A valid white paper should give the details of the team behind the venture to help give credibility to the project and develop trust.

Individual team members and developers should be researched to determine whether or not they are legitimate.

Valid ICOs often provide a channel for investors to communicate directly with a team member to learn more about the offering.

Scammers will want to avoid being held accountable and will avoid naming anyone associated with their ICO.

fearful woman

If a white paper or website does not include the names of developers or team members, it’s likely to be a scam.

3. No Clear Roadmap

Legitimate ICOs should provide potential investors with a detailed chronological outline of development and funding goals.

They should also give some indication of how the company sees the development of future growth.

If this is lacking, that’s a sign that the people behind the ICO are just planning to make a quick profit before folding the venture.

4. Skewed Mining Structure

Another warning sign is if the ICO team reserves a significant amount of pre-mined tokens for themselves.

This could be a sure sign that the project is driven by short-term financial gain.

A project’s distribution schedule of tokens can be an indication of the team’s intent.

Pre-mining generates tokens for a small group of individuals before the sale of tokens goes public.

This is often done to reward developers and early investors, but later investors should be concerned if the number of pre-mined tokens is disproportionately high.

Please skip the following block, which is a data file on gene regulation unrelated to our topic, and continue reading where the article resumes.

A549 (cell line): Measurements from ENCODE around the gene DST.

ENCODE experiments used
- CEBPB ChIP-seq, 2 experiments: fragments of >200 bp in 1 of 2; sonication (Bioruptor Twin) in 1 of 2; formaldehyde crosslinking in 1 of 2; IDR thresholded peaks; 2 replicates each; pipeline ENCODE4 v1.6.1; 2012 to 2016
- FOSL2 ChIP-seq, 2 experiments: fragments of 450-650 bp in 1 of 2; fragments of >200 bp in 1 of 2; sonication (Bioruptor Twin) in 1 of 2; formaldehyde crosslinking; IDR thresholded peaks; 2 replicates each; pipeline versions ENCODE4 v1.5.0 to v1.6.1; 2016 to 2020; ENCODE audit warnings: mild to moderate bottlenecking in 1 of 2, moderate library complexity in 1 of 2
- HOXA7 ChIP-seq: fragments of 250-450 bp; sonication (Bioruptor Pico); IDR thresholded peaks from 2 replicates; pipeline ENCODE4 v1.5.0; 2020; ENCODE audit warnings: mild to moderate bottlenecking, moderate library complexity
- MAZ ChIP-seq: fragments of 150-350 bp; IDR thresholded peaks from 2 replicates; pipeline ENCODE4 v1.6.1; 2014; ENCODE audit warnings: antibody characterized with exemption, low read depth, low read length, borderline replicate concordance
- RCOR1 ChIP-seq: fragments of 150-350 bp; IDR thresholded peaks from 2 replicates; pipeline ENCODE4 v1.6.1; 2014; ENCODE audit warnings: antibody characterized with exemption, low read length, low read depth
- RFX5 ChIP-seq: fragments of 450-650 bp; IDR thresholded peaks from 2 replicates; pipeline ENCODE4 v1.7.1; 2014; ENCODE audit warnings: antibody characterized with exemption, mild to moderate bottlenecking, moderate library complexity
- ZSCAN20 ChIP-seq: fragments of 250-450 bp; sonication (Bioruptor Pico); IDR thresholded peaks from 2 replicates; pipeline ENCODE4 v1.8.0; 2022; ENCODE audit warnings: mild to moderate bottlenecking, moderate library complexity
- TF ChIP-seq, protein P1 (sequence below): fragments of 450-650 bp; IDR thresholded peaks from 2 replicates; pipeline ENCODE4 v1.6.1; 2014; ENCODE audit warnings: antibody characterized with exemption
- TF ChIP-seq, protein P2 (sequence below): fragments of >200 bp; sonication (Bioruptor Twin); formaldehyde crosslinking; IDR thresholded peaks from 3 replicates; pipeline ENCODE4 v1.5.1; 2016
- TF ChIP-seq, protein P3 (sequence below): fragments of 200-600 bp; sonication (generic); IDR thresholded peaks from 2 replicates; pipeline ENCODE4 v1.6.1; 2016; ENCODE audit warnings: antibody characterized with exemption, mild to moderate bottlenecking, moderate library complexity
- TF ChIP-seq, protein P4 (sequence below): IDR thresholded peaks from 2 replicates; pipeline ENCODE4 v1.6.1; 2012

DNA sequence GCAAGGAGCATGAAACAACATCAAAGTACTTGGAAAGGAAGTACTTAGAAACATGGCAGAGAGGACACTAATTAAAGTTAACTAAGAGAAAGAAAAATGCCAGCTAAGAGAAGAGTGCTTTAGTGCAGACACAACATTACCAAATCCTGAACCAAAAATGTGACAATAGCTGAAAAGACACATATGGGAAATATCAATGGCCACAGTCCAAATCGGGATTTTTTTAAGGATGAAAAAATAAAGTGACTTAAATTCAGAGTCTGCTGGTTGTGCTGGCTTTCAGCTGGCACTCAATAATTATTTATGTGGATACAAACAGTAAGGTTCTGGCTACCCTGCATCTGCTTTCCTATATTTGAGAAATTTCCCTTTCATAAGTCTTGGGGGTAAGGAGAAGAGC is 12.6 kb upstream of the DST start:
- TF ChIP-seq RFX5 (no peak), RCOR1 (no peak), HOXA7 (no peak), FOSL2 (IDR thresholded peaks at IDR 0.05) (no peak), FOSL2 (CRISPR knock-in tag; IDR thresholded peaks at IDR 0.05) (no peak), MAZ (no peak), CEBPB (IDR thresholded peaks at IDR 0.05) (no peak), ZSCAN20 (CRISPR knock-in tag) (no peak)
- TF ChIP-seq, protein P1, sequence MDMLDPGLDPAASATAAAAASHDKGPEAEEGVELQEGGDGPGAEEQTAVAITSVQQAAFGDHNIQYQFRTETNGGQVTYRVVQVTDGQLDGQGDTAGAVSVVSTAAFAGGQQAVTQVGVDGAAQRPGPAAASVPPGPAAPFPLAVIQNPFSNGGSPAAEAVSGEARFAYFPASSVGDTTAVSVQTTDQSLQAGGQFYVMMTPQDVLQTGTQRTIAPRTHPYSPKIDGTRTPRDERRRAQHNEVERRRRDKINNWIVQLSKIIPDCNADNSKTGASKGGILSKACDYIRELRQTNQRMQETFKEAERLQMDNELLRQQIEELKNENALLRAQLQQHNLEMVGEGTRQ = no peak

This could indicate that the motivation for the ICO is short-term financial gain for the team members.

5. Uncapped Fundraising Goal

ICOs are usually created with the goal of raising a set amount of capital to fund a project and launch its growth.

A legitimate company will state this goal in their white paper or on their website.

If an ICO is launched with no specific funding goal, it could be a sign that the aim of the ICO is not legitimate and may be used to scam investors.

6. Evidence of a Pyramid Structure

If an ICO has a structure with multiple tiers that encourages people to bring in new investors for reward, it’s likely that this is a pyramid or Ponzi scheme.

Evidence of such a structure should be a clear warning not to invest.

red headed woman

These types of schemes usually collapse when the number of new investors drops off substantially and current investors stop getting paid.

Avoiding Scams in ICO Affiliate Marketing

For many startups, affiliate marketing is a viable way of generating revenue faster.

It has a number of benefits:

  • Affiliate marketing helps a company reach new customer bases
  • It brings in a larger volume of web traffic
  • It builds beneficial relationships with high-volume affiliates for future business development

However, affiliate marketers need to be aware of ICO scams that could destroy their credibility and cause immeasurable damage to their affiliate network.

They need to conduct due diligence on ICO startups.


Because, unlike single investors, affiliate marketers have a responsibility to minimize the risk of investment for every investor within their network.


If used legitimately, ICOs can be a quick and cost-effective way of generating startup capital.

This could help companies to grow faster and generate significant returns for investors.

Investors and affiliate marketers need to weigh up the risk associated with ICOs against the prospect of making returns faster than with stocks.

The associated risks with investing in ICOs may exclude investors who can’t afford to sustain losses.

However, ICOs can be highly profitable investments if investors and affiliate marketers do their homework and heed these signs of scams.